Lac repressor morph methods

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This page describes the methods used to create the morph displayed at:




The morph is a linear interpolation of atomic coordinates. The empirical start and finish models are taken from ensembles obtained by NMR. The animation begins with model 9 of 1osl, and ends with model 14 of 1l1m. Model 14 of 1L1M was chosen because it is the most representative (according to Olderado). Model 9 of 1OSL was chosen because the flexible carboxy termini are in the vicinity of those in 1L1M. The final morph PDB file is available within Proteopedia as Image:1osl 19 1l1m 9 morph.pdb.

DNA sequence and structural alignment

The straight, near-B-form nonspecific 18-mer DNA in 1OSL model 9 was replaced with a straight B-form model of the specific 23-mer DNA sequence in 1LIM (GAATT GTGAG CGGAT AACAA TTT). This theoretical model was generated by Model It (see instructions at under Molecules, Sources of PDB Files, under DNA Tools). (Some of the hydrogen atom names in the PDB file generated by Model It were misaligned so that DeepView did not include them; these were corrected with a text editor by shifting one character position to the right.) The specific DNA model was structurally aligned to the nonspecific DNA in 1OSL at three points (phosphorus atoms) using DeepView's "Fit molecules from selection". The alignment points were chosen by inspection of 1OSL model 9 to represent contacts of the DNA backbone with the protein. Both T3's of 1OSL were aligned with both T4's in the theoretical model, and one T11 with A14. The RMS deviation was 1.57 Ångstroms for the three phosphorus atom pairs, and 7.22 Å for 18 phosphorus atom pairs. (Better alignments were possible but were not explored further.)

Linear Interpolation

The interpolation for the morph is linear. No corrections were done to make interatomic distances or angles be chemically realistic. Because Jmol assigns covalent bonds based on interatomic distances, and because some of these distances become unrealistically close during linear interpolation, spurious "bonds" appear and then disappear in some regions of the interpolated frames during wireframe animations of the morph. These appear as "wads" of bonds or "cobwebs".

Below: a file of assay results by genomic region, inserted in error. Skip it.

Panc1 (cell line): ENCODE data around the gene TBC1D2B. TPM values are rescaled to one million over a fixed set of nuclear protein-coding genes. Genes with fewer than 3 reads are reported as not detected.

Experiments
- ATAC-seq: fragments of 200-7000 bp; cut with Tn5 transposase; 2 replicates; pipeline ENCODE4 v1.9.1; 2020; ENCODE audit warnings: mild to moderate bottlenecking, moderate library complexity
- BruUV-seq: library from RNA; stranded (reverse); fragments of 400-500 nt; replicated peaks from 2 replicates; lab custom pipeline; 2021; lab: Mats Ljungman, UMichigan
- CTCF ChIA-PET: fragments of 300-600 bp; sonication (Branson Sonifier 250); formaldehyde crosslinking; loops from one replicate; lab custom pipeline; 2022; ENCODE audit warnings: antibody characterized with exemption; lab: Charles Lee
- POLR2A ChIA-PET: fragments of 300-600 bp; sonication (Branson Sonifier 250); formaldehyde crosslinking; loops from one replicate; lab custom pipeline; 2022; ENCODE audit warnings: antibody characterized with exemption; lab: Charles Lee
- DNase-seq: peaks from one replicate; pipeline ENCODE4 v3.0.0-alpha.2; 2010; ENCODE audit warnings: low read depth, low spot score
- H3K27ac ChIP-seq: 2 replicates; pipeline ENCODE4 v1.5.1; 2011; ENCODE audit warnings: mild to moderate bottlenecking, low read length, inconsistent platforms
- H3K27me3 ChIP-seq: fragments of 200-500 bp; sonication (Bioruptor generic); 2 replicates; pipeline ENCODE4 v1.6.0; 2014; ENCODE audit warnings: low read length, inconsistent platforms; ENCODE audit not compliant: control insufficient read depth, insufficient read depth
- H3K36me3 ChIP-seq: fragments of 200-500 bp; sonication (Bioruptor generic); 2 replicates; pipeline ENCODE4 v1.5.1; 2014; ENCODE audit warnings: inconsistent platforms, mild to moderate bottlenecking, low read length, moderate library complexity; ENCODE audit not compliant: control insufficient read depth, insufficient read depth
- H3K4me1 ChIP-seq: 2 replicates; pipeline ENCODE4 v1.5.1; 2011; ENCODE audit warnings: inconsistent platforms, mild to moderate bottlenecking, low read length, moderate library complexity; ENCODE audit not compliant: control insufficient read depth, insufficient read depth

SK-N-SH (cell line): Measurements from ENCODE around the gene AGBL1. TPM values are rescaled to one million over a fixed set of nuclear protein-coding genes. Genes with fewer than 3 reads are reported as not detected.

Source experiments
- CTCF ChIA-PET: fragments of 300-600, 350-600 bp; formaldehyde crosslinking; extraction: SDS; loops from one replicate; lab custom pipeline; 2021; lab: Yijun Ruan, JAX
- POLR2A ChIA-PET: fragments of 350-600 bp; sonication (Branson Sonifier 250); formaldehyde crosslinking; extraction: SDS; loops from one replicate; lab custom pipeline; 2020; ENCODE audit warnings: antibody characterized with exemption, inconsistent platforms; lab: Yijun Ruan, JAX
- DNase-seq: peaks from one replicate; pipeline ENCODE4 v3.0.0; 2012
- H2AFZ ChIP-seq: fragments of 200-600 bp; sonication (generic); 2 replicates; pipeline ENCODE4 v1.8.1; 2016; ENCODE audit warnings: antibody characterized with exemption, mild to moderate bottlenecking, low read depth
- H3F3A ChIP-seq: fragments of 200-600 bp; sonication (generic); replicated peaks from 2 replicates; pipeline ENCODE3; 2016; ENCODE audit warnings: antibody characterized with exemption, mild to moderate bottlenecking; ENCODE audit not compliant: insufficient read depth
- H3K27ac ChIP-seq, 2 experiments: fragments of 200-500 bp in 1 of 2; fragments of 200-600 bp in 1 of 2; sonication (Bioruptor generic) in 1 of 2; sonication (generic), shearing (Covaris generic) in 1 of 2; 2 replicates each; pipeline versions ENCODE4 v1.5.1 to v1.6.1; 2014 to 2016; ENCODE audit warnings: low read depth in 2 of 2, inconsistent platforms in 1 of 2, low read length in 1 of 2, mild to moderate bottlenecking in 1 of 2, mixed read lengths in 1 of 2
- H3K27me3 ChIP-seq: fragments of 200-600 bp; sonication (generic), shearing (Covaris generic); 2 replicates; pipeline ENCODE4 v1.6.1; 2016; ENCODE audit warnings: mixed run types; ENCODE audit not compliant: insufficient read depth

The interpolation was done with the freely available DOS program morph2.exe, inserting 10 (or in some cases 12) frames between the two empirical end points (after all hydrogens were removed with DOS program striph.exe). The resulting 12-model file was 1.6 megabytes, and was gzipped to 0.4 megabytes. For the morph showing specific contacts as hydrogen bonds, 8 carefully selected hydrogen atoms were re-inserted into the start and end models prior to doing the interpolation.

Hydrogen Bonds

There are five hydrogen-bonded donor-acceptor pairs of atoms spacefilled in the "Specific contacts" animation: 1 pair in the minor groove, 2 pairs in the major groove for each protein chain. Three of these five pairs were selected from among those listed by Kalodimos et al.[1] in Fig. 2C after correcting the DNA sequence numbers in Fig. 2C to agree with those in 1L1M. All of these 3 hydrogen bonds involved protein chain A. The two hydrogen bonds shown for chain B involve the same donor-acceptor pairs on the other side of 1L1M, verified to be probable hydrogen bonds by inspection of interatomic distances.

Salt Bridges

In the nonspecific interaction, Kalodimos et al.[1] report salt bridges to the DNA backbone phosphates involving Arg22, Arg35, Lys33, Lys37, and His29. In model 9 of 1OSL, the only two of these I could see were Arg22B.NH1 3.0 Å from A3D.O2P, and His29B.ND1 2.8 Å from G2D.O2P. Therefore I did not make an animation showing the nonspecific salt bridges. Presumably the salt bridges are more prominent in NMR models other than 9, but I did not explore this.

Content Attribution

The methods on this page were first described in 2004 on the original Lac Repressor Binding to DNA page within ProteinExplorer.Org by Eric Martz, who adapted them to this Proteopedia page.


  1. 1.0 1.1 Structure and flexibility adaptation in nonspecific and specific protein-DNA complexes. Kalodimos CG, Biris N, Bonvin AM, Levandoski MM, Guennuegues M, Boelens R, Kaptein R. Science 305:386-9, 2004. PubMed 15256668

Proteopedia Page Contributors and Editors (what is this?)

Eric Martz

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